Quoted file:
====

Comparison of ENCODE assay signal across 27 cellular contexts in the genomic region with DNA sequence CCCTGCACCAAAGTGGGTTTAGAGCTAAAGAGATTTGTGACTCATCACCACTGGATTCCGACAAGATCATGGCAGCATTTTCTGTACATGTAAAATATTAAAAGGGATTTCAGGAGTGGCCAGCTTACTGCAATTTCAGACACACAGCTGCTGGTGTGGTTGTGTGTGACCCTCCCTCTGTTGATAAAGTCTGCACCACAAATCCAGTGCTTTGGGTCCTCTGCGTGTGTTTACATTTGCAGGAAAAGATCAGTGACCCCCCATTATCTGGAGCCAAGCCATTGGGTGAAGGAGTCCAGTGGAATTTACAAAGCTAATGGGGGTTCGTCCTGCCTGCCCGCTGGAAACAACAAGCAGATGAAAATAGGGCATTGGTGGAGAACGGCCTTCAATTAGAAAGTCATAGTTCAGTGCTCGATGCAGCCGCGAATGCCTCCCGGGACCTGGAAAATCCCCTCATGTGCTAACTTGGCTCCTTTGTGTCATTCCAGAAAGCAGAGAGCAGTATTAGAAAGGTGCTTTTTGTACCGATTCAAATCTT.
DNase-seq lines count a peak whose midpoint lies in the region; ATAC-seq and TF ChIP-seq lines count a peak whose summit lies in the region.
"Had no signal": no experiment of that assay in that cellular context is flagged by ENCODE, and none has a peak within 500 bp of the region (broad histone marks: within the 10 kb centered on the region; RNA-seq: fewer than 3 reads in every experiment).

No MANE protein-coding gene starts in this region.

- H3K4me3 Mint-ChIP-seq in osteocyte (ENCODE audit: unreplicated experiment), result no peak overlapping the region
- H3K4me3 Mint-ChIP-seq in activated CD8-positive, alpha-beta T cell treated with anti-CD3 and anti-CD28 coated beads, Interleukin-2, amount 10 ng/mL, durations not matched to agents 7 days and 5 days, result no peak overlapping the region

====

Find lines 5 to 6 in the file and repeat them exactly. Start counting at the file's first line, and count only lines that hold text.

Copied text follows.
- H3K4me3 Mint-ChIP-seq in osteocyte (ENCODE audit: unreplicated experiment), result no peak overlapping the region
- H3K4me3 Mint-ChIP-seq in activated CD8-positive, alpha-beta T cell treated with anti-CD3 and anti-CD28 coated beads, Interleukin-2, amount 10 ng/mL, durations not matched to agents 7 days and 5 days, result no peak overlapping the region